Lately, I experienced a nagging pain in my knees, especially after I returned from a run outdoors.  Following my doctor’s recommendation, I went for an MRI of my knee, and I must admit that I was not quite prepared for the result that ensued.  It reveals that I am now a sufferer of what is known as Osteonecrosis.  Caused by a marked reduced blood flow to the bones, necrotic bones start to die and can break down altogether.  The scan reveals that I have it in my knees and hips, and there is usually no reversal of this condition.  One lives in a different way when one lives with osteonecrosis.  Apparently this was caused by my high doses of steroids that I took when my encounter with Leukemia began, and it is not uncommon to find osteonecrosis in patients who have had my illness.

How is my life changed?  Quite significantly.  I can no longer run (something which I loved to do), I should not be kneeling and putting weight on my knees in any compromised position (a priest who doesn’t kneel?  Come on!), squatting and jumping are going to stress my joints and the most challenging one for me as a priest is that I should not be standing for periods longer than 30 mins at a time. 

These interdicts should be adhered to as closely as possible in order for me to prevent any collapse of my skeleton where the structure and integrity of the bones are compromised.  My mobility may be limited, but it doesn’t mean that I am paralyzed either.  Life continues, but in a different way, and I believe that new challenges need to be broached with new attitudes.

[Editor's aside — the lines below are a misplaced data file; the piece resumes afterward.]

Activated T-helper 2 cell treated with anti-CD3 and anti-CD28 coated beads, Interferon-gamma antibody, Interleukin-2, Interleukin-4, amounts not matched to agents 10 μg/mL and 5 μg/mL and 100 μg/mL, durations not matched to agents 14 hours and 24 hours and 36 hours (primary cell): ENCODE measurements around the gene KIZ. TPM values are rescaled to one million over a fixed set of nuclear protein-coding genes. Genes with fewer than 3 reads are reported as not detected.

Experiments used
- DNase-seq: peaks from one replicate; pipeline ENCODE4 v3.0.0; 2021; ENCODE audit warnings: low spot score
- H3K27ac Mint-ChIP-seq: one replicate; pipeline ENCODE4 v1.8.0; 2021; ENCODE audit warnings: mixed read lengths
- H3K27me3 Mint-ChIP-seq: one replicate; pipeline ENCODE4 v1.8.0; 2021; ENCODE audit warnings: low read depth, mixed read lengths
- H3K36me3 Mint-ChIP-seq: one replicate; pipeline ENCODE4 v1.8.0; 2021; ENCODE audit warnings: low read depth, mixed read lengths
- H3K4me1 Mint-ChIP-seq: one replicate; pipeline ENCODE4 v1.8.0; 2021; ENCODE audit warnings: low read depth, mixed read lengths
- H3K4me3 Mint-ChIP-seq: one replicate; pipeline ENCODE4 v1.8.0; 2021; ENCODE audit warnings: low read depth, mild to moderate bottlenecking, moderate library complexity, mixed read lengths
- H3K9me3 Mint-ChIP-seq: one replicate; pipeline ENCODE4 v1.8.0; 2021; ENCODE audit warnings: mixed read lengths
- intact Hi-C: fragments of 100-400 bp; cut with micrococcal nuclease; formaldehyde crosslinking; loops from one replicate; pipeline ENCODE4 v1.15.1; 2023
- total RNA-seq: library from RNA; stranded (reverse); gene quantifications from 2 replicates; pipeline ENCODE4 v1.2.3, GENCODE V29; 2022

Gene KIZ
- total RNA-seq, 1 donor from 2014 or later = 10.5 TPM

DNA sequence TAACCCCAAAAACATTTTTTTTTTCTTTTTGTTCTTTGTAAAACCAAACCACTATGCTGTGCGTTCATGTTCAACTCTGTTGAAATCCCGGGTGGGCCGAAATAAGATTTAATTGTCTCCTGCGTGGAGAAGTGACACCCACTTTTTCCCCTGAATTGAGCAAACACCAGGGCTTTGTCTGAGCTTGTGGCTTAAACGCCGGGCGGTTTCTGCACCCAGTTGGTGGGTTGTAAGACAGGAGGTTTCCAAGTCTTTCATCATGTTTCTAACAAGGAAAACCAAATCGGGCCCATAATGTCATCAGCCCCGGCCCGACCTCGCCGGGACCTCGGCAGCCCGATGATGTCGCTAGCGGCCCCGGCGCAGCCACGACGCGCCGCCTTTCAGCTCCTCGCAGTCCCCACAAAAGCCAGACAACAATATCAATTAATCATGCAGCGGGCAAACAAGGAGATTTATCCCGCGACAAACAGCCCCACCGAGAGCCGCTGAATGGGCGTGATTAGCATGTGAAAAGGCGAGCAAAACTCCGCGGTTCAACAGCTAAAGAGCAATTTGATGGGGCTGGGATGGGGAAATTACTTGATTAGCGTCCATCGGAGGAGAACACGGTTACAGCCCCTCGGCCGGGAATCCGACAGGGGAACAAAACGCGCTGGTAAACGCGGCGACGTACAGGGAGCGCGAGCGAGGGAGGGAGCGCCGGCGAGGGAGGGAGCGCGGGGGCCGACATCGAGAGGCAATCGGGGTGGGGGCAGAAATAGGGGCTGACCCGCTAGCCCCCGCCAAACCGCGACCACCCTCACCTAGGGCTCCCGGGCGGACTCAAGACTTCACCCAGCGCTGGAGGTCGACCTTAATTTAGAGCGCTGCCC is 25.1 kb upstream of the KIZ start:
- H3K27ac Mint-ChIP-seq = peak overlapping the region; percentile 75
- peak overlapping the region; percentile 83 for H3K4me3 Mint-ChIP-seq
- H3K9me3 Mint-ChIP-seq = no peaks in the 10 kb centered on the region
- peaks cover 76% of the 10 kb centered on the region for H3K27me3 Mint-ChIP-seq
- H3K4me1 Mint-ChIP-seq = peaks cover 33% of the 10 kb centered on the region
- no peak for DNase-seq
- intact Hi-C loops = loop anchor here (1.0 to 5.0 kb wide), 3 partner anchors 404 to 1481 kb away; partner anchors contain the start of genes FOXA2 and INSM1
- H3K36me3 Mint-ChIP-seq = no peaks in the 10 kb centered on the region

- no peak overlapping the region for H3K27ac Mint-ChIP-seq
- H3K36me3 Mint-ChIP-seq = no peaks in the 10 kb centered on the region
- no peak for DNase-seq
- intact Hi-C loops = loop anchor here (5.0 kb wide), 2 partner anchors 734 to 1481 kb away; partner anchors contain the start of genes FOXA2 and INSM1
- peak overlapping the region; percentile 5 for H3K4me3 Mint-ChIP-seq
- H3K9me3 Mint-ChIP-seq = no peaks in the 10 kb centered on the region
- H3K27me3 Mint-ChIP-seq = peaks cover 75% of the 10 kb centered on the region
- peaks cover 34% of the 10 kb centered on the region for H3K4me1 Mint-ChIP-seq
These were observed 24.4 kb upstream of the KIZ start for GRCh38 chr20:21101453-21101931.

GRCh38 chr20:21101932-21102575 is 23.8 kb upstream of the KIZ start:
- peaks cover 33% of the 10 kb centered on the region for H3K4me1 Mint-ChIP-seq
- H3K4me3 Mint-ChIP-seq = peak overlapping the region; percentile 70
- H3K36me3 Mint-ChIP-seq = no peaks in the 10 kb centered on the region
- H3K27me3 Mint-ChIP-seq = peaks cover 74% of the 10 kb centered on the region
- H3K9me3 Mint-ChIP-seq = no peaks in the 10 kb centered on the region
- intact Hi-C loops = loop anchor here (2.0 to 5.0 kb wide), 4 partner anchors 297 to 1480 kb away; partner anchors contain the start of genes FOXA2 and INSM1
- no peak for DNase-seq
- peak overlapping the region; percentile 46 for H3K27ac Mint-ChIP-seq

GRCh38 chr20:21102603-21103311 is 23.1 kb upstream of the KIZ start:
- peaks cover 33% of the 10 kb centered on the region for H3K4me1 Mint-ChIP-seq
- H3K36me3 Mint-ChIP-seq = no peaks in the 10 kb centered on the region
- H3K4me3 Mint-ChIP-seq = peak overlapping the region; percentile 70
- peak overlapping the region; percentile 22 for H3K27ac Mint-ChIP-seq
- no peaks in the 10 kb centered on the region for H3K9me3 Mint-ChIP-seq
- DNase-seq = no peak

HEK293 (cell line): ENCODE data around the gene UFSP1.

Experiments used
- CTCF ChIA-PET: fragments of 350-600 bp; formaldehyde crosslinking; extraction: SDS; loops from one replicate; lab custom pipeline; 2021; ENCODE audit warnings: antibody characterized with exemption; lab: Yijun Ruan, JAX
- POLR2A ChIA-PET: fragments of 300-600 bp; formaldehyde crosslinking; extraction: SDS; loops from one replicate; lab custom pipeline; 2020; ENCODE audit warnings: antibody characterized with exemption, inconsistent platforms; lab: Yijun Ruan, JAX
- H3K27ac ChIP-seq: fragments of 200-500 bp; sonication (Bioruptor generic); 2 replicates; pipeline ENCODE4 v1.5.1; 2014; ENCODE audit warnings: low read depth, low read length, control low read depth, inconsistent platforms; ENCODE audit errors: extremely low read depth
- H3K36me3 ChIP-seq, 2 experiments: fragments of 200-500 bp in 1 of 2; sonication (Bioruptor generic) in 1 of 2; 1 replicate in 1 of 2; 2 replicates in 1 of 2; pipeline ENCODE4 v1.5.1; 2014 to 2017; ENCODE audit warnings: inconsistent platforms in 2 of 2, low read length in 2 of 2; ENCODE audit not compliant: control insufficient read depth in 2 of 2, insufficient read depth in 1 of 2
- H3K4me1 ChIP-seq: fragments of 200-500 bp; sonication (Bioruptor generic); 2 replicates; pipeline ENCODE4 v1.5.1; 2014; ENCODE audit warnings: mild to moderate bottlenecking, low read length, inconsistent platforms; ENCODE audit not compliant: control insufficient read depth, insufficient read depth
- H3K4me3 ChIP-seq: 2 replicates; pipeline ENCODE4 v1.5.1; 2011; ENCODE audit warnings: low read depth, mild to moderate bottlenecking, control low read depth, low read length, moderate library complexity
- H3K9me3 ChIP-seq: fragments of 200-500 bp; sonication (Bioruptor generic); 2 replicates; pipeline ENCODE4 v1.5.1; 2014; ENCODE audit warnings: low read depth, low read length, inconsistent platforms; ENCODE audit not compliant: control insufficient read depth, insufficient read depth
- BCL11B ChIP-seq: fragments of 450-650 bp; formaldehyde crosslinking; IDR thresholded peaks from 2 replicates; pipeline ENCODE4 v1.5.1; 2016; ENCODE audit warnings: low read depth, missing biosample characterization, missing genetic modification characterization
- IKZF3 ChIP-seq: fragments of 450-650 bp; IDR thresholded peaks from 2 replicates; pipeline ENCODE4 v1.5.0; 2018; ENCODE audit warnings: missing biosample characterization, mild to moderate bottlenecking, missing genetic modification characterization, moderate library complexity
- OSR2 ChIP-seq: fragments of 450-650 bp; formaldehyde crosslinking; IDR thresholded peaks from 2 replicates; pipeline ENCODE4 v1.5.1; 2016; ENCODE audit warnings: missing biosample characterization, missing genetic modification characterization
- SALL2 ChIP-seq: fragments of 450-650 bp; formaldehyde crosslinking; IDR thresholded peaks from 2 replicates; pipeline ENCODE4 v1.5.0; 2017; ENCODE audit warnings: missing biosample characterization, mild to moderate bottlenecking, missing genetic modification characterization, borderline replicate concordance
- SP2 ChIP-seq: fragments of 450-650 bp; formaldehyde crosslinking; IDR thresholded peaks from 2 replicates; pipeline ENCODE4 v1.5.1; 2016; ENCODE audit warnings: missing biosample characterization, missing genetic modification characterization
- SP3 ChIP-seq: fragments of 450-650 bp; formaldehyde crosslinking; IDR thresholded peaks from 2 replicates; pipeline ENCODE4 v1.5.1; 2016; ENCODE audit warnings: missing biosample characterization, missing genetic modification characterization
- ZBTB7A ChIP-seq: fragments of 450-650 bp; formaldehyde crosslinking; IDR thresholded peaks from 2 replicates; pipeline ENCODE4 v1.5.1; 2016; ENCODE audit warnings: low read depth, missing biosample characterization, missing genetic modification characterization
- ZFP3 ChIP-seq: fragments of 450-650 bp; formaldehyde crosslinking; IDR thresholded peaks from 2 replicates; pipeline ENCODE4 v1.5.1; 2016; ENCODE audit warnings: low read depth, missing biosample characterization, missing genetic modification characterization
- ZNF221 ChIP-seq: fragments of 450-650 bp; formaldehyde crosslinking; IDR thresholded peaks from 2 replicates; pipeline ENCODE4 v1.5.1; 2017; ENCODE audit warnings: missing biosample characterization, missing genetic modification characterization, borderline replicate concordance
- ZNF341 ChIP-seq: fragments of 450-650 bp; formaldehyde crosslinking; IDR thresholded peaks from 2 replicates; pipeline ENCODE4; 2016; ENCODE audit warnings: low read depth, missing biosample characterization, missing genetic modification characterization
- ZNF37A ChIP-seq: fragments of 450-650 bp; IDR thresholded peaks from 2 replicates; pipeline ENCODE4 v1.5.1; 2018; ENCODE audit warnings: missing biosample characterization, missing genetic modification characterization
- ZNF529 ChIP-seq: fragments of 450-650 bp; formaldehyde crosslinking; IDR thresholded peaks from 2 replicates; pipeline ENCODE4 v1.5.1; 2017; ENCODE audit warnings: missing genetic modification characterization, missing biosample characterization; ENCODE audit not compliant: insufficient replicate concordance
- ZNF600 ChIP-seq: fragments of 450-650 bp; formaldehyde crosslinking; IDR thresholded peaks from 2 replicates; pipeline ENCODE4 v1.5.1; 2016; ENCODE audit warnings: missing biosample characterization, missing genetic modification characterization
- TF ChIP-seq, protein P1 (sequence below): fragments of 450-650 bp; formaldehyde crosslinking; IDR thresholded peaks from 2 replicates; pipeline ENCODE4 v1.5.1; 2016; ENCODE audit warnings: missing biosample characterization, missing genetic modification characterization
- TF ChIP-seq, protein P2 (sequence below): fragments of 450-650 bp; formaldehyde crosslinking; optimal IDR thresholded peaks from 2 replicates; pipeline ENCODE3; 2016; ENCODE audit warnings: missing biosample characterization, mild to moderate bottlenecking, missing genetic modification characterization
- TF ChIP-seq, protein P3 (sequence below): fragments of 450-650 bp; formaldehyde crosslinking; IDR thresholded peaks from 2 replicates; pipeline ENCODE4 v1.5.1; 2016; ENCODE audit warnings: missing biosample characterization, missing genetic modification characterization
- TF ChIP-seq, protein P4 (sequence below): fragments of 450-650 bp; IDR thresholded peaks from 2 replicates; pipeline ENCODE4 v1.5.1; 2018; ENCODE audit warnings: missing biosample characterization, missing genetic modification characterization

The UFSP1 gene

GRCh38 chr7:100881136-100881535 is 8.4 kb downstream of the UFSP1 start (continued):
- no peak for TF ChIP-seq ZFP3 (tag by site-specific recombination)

It is interesting to see that it is at a time when it appears that progress is making headway that speed bumps appear on the horizon.  I choose to see these as God’s invitation to me to offer up more of myself for souls who are suffering.  He is constantly drawing us to take up our crosses to follow him.  I cannot be alone as one who has been given additional crosses in my journey as a disciple of the Lord.  My readers must have theirs as well, and if I am being used by God to be a source of inspiration to them, I will be most happy to. 

So, the next time you see me with a walking cane in my hand, and perhaps walking with a slight limp, do know that it’s ok.  I’m still hobbling my way slowly to the Kingdom of heaven.  And I believe we’ll all run like the wind there.